• Simone November 18, 2010, 11:09 pm

    @ Princess Simmi – OK, from context, I’m guessing that a “girnal” is a house, or a kitchen or a table or something, and we’re hoping that there is always food there (hence the mouse won’t be disappointed – not that the mouse’s disappointment is the point, if you know what I mean)? To the internet!

    Other than that slight puzzlement it sounds like a lovely toast and should I ever be required to give a toast at a Scottish wedding I may use it (hope you don’t mind). My favourite toast came from my very elderly neighbour, who would wish for “A roof over your head, food on the table, a glass of good wine, and friends to share it with”.

  • Simone November 18, 2010, 11:11 pm

    Aha! Apparently a girnal is a storage chest for food (possibly specifically grains…)

    My inner nerd is happy now…

  • Billie November 18, 2010, 11:41 pm

    @Queen of of All Things and PrincessSimmi
    “May a mouse never leave your girnal / With a tear drop in his eye”

    I think this is a wish that your pantry/grain bin/root cellar/other food storage device will always have something in it (a wish for prosperity perhaps), because if the mouse left it with a tear in his eye, it would be because it was empty.

    Which in itself is an off-kilter take on something – “we must be doing something right in our lives, the vermin are always happy!”

  • Billie November 18, 2010, 11:43 pm

    A question for all those saying if the best man can’t make a ‘proper’ speech, find a new best man.

    I thought the idea of choosing a best man was that it was your best friend and supporter – ‘the best man you know’, not ‘the best person to make a speech and give the right impression for everyone else’. Is this incorrect?

    Are you putting on a theatre performance, or getting married?

  • Alexa November 19, 2010, 12:33 am

    I’m seeing a lot of judgement against Sean. I think people are missing Sean’s intended juxtaposition. From your perspective, what he was talking about is inappropriate, but from his standpoint he’s talking about how special marriage is in this awful world and how different the couple’s relationship is. Did he choose poor examples? Sure. But Sean may has Asperger’s or some other problem that makes it hard to read cues from others. It’s hard to understand why something that doesn’t offend you at all offends other people.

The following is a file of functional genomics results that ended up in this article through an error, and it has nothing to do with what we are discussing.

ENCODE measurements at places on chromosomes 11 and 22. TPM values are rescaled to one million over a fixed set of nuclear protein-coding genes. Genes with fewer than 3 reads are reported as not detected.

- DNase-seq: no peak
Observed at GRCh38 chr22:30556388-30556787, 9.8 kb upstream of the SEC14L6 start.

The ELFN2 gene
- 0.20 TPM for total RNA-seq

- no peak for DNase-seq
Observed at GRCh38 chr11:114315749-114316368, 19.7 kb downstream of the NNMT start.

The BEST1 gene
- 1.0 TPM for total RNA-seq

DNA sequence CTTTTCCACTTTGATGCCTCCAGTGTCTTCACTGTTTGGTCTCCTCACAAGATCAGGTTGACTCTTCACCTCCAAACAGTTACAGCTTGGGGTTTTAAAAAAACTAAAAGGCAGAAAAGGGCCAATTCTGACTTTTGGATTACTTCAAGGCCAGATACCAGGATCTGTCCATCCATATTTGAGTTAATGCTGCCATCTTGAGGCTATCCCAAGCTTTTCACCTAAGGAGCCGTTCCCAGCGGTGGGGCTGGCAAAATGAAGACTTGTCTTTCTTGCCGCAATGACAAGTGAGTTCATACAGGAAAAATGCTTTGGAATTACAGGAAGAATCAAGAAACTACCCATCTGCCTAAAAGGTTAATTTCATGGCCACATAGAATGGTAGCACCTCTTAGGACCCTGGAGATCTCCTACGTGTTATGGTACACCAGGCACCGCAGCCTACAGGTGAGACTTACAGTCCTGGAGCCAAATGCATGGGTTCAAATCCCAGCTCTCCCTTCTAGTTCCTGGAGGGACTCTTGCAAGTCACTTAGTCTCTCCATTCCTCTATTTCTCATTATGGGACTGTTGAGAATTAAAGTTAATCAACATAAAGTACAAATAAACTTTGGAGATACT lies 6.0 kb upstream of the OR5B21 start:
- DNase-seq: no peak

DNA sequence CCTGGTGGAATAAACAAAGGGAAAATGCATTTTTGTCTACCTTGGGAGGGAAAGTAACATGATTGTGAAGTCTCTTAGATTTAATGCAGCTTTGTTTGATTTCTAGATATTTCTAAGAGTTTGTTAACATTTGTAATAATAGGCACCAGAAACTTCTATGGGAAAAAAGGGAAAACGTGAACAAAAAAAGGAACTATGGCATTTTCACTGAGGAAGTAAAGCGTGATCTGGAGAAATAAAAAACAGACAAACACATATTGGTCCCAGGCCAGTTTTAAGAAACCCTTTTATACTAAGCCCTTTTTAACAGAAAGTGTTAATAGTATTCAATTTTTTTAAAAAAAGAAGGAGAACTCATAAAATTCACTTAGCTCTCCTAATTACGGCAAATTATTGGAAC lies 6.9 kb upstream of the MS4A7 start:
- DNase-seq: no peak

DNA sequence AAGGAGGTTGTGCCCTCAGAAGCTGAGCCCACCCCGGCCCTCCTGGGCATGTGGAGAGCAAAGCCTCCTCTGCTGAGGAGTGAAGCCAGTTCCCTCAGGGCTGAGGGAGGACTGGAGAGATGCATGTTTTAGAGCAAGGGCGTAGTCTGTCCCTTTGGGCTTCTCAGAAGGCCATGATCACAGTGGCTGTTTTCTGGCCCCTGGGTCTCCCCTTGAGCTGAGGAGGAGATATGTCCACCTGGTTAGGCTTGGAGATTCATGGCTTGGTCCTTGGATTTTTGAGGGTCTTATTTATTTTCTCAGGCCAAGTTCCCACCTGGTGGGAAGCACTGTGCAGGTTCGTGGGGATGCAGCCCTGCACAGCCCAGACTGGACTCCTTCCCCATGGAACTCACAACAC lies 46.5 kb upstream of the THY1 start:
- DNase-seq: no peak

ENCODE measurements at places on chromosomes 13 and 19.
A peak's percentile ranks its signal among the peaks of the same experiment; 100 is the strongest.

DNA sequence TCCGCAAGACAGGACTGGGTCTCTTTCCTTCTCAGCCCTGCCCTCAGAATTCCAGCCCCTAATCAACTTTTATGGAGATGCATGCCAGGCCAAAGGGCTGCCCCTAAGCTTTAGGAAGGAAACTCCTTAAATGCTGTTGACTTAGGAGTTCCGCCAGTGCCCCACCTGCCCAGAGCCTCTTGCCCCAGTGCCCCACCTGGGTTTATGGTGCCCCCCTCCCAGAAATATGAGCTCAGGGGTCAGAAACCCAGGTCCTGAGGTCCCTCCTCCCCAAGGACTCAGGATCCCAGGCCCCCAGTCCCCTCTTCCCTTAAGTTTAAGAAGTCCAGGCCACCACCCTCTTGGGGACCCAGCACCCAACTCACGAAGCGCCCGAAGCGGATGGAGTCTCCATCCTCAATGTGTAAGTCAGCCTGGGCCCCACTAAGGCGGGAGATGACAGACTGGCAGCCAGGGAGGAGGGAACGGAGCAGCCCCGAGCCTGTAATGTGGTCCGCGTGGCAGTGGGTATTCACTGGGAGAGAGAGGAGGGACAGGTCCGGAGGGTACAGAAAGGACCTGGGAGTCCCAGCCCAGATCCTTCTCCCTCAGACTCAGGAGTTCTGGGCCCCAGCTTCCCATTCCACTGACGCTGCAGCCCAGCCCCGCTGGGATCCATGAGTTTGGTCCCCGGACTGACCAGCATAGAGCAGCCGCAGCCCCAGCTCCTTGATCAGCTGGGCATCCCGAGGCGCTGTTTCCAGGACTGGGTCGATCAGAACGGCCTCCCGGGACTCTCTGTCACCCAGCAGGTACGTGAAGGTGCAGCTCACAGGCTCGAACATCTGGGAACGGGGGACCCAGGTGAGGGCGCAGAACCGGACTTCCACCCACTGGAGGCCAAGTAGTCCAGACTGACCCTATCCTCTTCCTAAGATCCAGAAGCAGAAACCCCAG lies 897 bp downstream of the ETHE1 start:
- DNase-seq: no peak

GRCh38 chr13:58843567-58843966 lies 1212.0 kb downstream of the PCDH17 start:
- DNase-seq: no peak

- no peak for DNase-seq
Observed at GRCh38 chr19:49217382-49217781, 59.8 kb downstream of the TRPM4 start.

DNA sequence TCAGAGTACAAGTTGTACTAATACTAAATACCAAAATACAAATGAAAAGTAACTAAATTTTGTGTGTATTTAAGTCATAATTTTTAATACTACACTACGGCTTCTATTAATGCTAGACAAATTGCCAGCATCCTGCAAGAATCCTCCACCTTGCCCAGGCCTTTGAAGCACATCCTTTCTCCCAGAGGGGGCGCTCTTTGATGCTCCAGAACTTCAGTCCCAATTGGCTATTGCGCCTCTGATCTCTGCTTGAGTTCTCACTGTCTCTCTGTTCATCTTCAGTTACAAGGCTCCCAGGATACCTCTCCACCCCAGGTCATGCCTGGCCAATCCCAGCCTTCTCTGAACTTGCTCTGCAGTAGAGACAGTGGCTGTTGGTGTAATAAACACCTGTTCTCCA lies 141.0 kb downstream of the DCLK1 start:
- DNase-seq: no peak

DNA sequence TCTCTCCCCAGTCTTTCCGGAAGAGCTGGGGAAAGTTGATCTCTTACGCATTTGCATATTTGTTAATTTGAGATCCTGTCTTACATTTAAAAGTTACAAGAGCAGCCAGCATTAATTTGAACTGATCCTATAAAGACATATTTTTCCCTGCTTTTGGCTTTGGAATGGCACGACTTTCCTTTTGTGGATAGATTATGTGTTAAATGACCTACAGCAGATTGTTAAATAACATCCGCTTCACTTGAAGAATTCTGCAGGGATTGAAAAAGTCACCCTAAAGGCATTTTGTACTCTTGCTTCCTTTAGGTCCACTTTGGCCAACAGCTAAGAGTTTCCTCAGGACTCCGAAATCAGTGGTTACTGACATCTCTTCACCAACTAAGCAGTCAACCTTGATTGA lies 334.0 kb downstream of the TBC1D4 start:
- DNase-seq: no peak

Have a little sympathy. Don’t talk about this guy like he’s a future serial killer or doesn’t understand right from wrong enough to know not to walk up and stab someone. That’s cruel. Most likely he is just a harmless, socially awkward person and he needs the support of his friends, not people treating him like a monster.

    Don’t use the rules of etiquette as justification for intolerance. There’s nothing cool or polite about that.

  • Marfy November 19, 2010, 2:39 am

    This reminds me of the incredibly embarrassing and inappropriate “poem” one of my ex-husband’s groomsmen composed and read aloud at our rehearsal dinner, in the course of which he made rather thinly veiled referrences to having overheard the ex and me having sex during a weekend a bunch of us spent at his beach house. My parents, my fiance’s parents, and numerous other elderly relatives were in attendance, including my great uncle, a retired state senator. You could’ve heard a pin drop. My ex thought it was hilarious, which may explain why we are no longer married.